It is difficult to have confidence in a process when you have limited visibility. When it comes to the trading of stocks, there are countless ways for an order to be managed in light of the facets of execution quality – such as immediacy, explicit fees and market impact – and the preferences of the relevant investor. Most investors want to delegate the responsibility to manage these aspects of execution to their chosen broker, while still having the order-handling information necessary to hold them accountable. When you don’t know what is going on behind the scenes, it is hard to have absolute faith that your interests are being fully served. Trust, but verify.
One of the consequences of greater investor choice and increasing market technology is that it can be hard for an investor to answer the basic question – “what happened to my order?” Investors can be left wondering if they have complete information and brokers are more susceptible to allegations – substantiated or not – of order mishandling. Where information can be efficiently used to allay these concerns, it can help restore confidence not only in an investor’s ability to choose a broker, but in the market itself.
There are multiple ways to efficiently achieve this objective both on a holistic and an order-by-order basis. The order-routing disclosures of SEC Rule 606 could be expanded to list not just exchanges and other market centers where investor orders are executed, but where they are routed (whether executed or not) as well. For institutional and other savvy investors, standardized market identification codes can be implemented to provide this information on an order-by-order basis. Measures like this will “pull back the curtain” from the order-management process, and rather than revealing general malfeasance, show what is true – thousands of professionals hard at work to give investors great execution outcomes every day. And any sub-optimal order-handling practices will be much easier for investors and regulators to spot and hold the relevant parties accountable.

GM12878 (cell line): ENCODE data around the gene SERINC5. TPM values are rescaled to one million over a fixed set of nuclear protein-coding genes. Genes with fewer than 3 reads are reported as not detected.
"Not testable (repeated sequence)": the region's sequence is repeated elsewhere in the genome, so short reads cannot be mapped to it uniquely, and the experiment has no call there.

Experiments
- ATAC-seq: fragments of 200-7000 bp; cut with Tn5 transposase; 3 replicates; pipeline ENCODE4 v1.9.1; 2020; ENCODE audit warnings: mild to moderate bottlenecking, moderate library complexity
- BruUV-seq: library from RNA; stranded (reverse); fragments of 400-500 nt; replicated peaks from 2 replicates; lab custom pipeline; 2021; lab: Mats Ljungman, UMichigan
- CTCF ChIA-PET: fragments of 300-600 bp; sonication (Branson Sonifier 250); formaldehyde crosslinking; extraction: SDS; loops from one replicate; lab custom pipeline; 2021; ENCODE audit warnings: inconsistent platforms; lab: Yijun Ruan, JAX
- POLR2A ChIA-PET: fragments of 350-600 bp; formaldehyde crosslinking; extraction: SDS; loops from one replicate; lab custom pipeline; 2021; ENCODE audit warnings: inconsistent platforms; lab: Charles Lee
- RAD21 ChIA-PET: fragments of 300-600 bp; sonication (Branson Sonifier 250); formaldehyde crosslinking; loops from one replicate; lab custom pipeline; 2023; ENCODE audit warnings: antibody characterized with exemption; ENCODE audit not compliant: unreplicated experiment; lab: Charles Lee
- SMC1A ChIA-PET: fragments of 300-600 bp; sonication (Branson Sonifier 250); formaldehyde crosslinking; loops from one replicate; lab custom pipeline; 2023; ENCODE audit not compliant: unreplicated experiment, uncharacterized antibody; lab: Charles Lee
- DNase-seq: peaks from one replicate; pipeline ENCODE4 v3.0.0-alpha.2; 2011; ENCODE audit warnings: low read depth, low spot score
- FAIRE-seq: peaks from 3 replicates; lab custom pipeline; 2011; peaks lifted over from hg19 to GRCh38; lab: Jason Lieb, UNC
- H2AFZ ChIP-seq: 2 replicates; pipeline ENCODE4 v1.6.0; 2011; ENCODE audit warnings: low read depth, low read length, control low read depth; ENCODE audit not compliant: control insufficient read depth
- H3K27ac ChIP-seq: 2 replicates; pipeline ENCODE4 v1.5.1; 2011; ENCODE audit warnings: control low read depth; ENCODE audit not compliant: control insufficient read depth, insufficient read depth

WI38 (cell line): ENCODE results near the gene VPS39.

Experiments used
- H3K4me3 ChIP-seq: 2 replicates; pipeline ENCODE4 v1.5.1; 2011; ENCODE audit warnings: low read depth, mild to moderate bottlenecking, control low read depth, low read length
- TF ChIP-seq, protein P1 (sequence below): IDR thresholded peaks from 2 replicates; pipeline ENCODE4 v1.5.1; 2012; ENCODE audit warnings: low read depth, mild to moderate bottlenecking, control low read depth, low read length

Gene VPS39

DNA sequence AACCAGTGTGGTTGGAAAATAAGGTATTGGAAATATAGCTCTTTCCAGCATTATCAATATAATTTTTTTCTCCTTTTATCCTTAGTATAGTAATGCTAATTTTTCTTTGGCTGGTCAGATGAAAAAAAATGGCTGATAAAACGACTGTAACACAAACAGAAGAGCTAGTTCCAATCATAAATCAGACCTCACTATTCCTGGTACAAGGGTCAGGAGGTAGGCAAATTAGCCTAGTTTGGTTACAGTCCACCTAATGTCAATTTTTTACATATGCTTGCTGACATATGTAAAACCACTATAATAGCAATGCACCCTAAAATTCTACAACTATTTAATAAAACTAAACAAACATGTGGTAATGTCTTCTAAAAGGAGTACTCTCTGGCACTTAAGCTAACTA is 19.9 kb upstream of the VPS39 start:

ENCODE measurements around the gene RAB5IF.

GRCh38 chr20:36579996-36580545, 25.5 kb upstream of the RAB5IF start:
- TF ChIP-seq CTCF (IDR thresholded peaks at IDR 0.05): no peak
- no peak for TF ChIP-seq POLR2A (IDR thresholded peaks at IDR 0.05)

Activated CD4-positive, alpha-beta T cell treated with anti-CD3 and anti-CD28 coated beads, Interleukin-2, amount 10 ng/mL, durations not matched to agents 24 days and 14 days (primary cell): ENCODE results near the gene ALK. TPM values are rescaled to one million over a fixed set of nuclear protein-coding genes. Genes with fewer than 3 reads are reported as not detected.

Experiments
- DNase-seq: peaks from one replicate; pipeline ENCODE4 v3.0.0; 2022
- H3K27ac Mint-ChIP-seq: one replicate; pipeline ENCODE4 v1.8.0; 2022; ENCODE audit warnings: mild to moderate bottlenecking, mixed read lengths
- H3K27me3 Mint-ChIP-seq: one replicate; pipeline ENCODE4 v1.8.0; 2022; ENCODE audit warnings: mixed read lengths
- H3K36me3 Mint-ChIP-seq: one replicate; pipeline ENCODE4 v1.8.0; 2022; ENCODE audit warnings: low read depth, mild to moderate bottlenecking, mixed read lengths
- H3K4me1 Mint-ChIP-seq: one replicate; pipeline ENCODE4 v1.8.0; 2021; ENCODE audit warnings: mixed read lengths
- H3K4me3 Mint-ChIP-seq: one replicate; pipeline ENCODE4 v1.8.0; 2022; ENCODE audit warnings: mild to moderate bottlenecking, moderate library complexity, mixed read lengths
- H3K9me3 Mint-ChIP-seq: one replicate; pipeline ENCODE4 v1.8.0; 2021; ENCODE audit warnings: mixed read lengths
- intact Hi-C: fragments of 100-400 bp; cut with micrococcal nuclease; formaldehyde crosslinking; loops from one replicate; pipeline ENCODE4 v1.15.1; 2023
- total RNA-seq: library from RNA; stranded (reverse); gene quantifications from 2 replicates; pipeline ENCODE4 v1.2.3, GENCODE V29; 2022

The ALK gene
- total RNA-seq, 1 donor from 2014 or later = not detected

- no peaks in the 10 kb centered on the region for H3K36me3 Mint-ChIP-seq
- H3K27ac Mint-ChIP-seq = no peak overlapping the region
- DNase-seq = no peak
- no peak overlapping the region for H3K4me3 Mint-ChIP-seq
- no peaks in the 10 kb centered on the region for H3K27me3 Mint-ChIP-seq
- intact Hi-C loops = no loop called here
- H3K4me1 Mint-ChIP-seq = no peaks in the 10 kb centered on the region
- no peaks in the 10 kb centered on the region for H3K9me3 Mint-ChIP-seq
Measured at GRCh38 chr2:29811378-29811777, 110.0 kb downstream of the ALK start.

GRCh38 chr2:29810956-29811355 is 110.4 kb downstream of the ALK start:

6. Regulation should be made more flexible to enhance the trading experience for smaller companies
Just as all investors are not created equal, each listed company has a variety of unique attributes and needs. From the international consumer conglomerate to the start-up bio-tech company to the white-hot social media juggernaut, the reasons for utilizing the equity capital markets vary greatly, as do their needs regarding secondary-market trading.